If I continue to occasionally channel surf late at night, somewhat aimlessly but still wistfully hoping for a repeat of a serendipitous discovery, all credit goes to this gem of an obscure movie. I don’t even remember when I saw this. It was definitely between 2003-2005 and a late night at home in the US. I was halfway done with some homework for my MBA, one of those last minute all nighters and for a break, I switched on the TV and caught the first few minutes of this movie. I am glad I kept watching, homework be damned, and when it was finally over, I couldn’t fall asleep (but couldn’t study either!).
For me, the story-line of a movie is very important. In the venture capital parlance, it’s the ‘Elevator Pitch’ of the movie. This one sentence description of a movie must arrest you enough to feel guilty if you don’t watch the movie! So how’s this for the Legend of 1900: the story of an infant abandoned on a cruise ship, adopted by the crew, never sets foot on the land, becomes the best pianist entertainer in the world, and of fleeting love that finally drags him to the land… almost! And drawn in by this weird prospect of a storyline, you get treated not just with fine film-making but some of the most other-worldly piano scores you have ever heard in your life. If you liked the Pianist or Piano or some such fine movies and thought they epitomized the finest in on-screen piano, think again!
The story starts in a flashback sort of a way, when an ex-musician fallen in bad times visits a pawn shop to sell his trumpet. The tune he plays moves something in the shopkeeper and the musician narrates the story of Danny Boodman T.D. 1900 (supremely played by Tim Roth), a child abandoned by his immigrant parents on board a luxury cruise liner. Danny is raised by the guy who shovels coal in the gargantuan underbelly of the ship’s engine room where Danny spends most of his time. He becomes a self-taught pianist, modern-day composer, as well as a jazz virtuoso and one of the best in the world in each of those categories. Yet, this orphan never loses his child-like innocence, sheltered by his small world of the cruise liner, learning about the outside world thru filtered stories told by passengers who befriended him. Interspersed in this story are some of his amazing skills at the piano. The highlight of the movie is the duel between Danny and Jelly Roll Morton, a real life jazz virtuoso and self-taught pianist who claimed to have invented jazz. Jelly challenges Danny to a piano duel and insults Danny until he accepts. What transpires next is one of the most unanticipated scenes I have ever seen on screen. And the piano?! I guarantee you’ve rarely heard such fantastic (and fast) piano ever in your life.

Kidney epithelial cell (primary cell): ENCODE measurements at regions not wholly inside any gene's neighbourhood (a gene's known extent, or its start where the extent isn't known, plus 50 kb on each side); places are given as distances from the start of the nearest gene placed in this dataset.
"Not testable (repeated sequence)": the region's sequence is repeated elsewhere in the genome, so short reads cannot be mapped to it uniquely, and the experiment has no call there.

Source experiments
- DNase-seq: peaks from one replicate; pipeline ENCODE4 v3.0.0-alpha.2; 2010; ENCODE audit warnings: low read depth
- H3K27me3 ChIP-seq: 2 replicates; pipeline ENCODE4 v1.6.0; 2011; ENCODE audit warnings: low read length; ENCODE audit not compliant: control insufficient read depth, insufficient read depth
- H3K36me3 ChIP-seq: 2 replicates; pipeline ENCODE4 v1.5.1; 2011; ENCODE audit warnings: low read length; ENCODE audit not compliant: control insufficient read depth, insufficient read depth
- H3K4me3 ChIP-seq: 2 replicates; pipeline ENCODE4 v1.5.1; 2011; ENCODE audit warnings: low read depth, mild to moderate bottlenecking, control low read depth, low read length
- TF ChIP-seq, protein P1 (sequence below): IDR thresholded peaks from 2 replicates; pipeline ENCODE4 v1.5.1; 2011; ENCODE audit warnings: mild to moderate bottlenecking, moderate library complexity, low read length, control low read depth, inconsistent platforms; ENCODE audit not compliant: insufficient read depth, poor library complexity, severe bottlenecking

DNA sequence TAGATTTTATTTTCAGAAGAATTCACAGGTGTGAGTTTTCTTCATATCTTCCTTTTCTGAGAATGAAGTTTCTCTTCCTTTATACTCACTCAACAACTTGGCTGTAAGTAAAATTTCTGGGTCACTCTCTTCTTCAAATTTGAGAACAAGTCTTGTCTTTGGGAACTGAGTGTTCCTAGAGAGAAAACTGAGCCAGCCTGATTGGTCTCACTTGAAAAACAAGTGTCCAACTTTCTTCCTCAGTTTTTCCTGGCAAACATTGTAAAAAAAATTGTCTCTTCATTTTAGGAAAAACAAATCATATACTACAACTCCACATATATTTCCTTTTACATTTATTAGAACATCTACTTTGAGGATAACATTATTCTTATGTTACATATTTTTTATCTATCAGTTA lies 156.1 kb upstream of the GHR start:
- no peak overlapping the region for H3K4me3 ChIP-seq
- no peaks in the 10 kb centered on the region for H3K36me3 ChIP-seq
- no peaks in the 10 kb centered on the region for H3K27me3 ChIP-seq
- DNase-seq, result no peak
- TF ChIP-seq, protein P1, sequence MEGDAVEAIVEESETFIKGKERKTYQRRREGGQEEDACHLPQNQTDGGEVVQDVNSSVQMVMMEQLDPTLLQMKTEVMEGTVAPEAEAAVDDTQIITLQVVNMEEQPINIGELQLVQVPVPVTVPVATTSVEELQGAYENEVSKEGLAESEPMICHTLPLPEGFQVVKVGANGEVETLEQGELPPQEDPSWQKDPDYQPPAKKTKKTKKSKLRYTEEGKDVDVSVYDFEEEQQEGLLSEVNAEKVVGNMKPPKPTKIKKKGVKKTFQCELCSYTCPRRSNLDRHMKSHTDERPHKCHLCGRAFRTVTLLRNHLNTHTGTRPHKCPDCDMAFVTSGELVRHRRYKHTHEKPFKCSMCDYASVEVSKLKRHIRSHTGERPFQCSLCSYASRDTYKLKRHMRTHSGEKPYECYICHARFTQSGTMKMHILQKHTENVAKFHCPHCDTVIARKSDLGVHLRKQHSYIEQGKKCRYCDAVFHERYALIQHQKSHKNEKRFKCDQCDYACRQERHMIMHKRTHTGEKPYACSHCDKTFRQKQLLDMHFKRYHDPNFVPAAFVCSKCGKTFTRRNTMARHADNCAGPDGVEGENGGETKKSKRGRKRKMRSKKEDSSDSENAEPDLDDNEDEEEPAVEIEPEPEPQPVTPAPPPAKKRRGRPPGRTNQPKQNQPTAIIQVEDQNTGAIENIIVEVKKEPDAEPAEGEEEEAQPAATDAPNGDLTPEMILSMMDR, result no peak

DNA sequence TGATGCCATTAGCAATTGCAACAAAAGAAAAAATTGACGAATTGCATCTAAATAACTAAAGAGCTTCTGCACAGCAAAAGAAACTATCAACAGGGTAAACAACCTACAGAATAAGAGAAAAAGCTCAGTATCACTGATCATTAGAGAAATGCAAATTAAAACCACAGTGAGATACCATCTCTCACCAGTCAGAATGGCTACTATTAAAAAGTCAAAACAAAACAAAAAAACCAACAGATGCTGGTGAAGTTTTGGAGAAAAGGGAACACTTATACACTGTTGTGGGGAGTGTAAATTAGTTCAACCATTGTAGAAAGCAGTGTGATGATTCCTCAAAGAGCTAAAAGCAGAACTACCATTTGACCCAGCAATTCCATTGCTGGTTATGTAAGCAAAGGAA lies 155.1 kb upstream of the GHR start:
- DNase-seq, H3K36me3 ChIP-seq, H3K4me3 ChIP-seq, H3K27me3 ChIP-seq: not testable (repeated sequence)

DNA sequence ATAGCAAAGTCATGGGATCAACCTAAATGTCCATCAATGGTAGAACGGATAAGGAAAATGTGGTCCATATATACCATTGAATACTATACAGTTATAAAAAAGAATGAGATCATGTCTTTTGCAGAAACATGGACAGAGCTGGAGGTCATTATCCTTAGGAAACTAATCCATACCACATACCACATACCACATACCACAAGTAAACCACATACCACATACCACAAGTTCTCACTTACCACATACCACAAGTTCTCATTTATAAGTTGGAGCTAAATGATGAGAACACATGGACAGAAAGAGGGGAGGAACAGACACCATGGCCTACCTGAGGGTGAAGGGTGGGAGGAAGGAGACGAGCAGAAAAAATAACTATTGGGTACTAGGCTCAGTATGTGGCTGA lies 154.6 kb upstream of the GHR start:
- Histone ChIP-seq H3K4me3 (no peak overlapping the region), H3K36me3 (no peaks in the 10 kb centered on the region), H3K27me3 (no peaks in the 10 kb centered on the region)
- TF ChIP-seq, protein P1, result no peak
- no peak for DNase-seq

The piano of 1900 moves you (thanks to Ennio Morriccone and Jelly himself) to the core, starting with your tympanic membrane, reaching out to the auditory brain circuits and propagating thru your body, making you understand you’re listening to some of the best in the world. But that’s just the icing. The basic premise of the movie, the self-taught prodigiousness of an orphan who defines his entire world, life, and love in the cocoon of a cruise ship, continues to tug at my heart even to this day. The innocence that envelopes Danny throughout his life makes you wish you continued to hang on to your long lost innocence. Long after the movie has ended (in my case, almost 7-8 years), he continues to tug at your heart with a pang: I wish I could have done something to save him from his cocoon-doom. There are epic movies that move you to the core and want you to do something great for the entire mankind. The Legend of 1900 moves you with just one person’s unique story and in no small parts due to the fantastic piano score!
Crime dramas make me uncomfortable. Not because of the violence and gore but because they often engender sympathy for the wrong folk. Why should your heart bleed for Don Corleone in The Godfather? Why would a hot-tempered and extremely violent Joe Pesci’s death make you puke in The Casino? It bothers me when that happens and I still cannot help it. The difference with The Untouchables is that the real good guys move you. And the bonus is that it was a true story!